According to Pew Research, one third of foreign born people in the U.S. do not currently have health insurance. This is likely to change when the marketplaces go into effect in 2014. Estimates from RAND suggest that in 2016, 2 million Asian Americans and 5.4 million Latinos who would otherwise be uninsured will gain or be eligible for coverage under the Patient Protection and Affordable Care Act (PPACA). Many individuals in these newly eligible communities may need language access assistance to help them understand the complex world of health exchanges and get the care they need.
Health literacy challenges of LEP and minority populations
Navigating the healthcare system, especially the new exchanges, is challenging enough for seasoned professionals, let alone for someone who doesn’t speak English as their first language. In fact, according to a recent study from Carnegie Mellon University, only 14 percent of consumers surveyed understand basic insurance terms such as “copayments,” and “deductibles.” This is further compounded by language barriers. Among the foreign born or first-generation Hispanics only 37% percent say they can read a newspaper or book in English “very well” or “pretty well” according to Pew. Similarly, only about half (53% percent) of foreign-born Asians say they speak English very well, compared with 95% percent of the U.S. born Asian-Americans.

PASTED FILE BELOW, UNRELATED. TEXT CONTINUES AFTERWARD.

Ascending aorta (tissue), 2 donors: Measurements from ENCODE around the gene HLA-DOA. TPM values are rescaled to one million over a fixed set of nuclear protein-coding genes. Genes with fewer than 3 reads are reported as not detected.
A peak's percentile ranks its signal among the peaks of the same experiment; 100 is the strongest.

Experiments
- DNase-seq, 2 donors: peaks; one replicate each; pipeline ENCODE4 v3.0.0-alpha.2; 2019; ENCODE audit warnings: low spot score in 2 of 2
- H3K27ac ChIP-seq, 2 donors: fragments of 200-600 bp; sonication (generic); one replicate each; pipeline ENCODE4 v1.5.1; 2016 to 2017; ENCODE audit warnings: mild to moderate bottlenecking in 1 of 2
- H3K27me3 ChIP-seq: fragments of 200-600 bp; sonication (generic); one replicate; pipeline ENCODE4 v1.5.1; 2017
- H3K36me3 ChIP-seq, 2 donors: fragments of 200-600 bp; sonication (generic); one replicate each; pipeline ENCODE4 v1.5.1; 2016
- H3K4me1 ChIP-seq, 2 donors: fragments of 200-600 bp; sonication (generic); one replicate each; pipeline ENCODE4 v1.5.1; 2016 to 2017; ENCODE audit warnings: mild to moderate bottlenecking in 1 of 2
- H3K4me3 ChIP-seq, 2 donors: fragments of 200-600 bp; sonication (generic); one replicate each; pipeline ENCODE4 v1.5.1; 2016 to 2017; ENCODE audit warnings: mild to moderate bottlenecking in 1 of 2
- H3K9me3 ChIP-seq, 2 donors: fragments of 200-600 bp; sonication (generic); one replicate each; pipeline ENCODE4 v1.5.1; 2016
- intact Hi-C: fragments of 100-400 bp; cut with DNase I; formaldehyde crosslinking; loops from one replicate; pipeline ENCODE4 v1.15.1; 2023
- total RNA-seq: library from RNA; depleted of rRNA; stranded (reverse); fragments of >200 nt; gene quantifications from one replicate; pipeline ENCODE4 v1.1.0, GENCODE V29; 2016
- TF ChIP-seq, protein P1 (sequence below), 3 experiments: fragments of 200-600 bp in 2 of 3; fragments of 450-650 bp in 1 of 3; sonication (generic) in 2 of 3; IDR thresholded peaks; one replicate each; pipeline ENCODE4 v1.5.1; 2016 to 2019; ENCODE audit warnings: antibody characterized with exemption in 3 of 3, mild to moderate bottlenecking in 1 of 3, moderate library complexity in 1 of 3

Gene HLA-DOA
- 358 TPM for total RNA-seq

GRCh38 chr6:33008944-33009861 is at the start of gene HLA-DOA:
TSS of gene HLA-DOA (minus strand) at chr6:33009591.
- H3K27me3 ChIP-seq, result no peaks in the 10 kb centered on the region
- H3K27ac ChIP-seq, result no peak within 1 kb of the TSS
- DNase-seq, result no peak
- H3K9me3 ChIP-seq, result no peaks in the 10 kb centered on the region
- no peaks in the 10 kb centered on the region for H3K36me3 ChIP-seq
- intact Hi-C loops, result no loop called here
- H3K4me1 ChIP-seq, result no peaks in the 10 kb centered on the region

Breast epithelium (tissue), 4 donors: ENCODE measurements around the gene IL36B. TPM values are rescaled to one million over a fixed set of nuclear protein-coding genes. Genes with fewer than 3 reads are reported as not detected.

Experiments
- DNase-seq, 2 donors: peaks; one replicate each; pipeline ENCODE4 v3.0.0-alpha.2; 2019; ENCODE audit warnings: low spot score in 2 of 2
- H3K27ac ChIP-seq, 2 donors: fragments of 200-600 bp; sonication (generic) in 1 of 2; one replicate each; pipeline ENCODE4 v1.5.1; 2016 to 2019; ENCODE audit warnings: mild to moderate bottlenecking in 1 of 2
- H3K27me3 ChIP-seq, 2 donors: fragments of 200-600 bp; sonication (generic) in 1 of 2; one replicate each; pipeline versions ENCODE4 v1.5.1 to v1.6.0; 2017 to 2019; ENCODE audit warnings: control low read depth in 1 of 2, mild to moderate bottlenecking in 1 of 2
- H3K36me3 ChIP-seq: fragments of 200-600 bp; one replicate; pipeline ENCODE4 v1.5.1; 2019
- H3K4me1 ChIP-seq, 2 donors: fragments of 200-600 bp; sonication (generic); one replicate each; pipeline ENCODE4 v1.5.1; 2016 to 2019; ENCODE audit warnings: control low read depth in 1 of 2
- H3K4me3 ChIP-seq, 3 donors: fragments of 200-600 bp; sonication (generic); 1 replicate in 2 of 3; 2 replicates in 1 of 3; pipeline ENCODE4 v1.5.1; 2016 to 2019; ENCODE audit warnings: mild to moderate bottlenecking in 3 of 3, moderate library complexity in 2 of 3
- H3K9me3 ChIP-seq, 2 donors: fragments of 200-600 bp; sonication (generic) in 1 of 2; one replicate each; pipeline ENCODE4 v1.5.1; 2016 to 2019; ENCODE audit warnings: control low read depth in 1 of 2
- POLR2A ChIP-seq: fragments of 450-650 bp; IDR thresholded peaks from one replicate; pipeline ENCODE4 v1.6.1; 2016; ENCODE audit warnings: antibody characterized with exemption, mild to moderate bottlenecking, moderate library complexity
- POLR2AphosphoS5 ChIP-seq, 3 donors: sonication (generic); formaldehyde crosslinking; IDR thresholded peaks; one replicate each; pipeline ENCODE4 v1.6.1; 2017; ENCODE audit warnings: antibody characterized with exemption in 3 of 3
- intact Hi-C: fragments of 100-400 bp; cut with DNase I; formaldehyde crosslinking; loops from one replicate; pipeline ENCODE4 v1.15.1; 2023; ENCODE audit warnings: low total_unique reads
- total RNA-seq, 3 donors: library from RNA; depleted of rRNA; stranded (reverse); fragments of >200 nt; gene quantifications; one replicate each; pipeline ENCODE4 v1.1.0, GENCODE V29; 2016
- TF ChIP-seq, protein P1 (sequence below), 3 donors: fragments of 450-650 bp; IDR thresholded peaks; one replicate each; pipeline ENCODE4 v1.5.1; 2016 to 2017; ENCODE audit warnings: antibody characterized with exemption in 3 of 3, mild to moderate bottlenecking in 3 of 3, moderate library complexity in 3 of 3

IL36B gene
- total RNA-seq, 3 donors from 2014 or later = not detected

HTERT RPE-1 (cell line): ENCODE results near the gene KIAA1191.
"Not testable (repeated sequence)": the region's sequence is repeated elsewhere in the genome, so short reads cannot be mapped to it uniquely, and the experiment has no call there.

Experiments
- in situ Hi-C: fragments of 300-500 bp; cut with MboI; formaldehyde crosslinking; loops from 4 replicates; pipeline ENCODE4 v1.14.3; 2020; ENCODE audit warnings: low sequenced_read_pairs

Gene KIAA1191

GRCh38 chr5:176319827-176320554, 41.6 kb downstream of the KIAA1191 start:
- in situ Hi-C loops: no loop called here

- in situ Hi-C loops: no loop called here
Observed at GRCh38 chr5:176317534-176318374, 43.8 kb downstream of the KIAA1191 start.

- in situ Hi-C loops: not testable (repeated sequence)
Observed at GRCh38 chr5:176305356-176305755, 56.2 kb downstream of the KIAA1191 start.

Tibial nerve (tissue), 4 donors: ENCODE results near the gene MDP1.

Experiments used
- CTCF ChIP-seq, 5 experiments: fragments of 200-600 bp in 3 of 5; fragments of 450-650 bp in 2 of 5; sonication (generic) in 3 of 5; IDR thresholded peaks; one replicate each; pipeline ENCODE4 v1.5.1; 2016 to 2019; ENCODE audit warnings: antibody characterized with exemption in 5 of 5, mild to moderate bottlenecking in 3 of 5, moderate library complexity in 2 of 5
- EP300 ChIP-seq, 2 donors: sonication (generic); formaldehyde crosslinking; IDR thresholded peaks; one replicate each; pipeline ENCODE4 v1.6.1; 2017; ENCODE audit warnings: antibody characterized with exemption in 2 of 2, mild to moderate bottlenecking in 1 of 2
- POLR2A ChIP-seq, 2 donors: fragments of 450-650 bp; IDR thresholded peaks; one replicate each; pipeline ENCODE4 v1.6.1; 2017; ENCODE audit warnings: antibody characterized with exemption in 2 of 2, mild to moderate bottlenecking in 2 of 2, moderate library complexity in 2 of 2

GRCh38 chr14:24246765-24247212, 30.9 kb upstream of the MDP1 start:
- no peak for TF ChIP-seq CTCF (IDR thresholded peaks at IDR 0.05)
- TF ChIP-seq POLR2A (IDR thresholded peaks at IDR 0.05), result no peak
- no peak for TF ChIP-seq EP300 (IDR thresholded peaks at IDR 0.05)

As open enrollment begins, communicating complicated concepts of health insurance and the associated benefits with limited-English-proficient (LEP) communities requires providing them with materials in their native languages for true understanding to take place. Most of this demographic will have never had health insurance before. While some exchanges and plans may provide mandated documents including Evidence of Coverage (EOC) in the more common languages such as Mandarin or Spanish, brokers working with more niche markets may need to look a little harder for materials in these specific languages or create their own.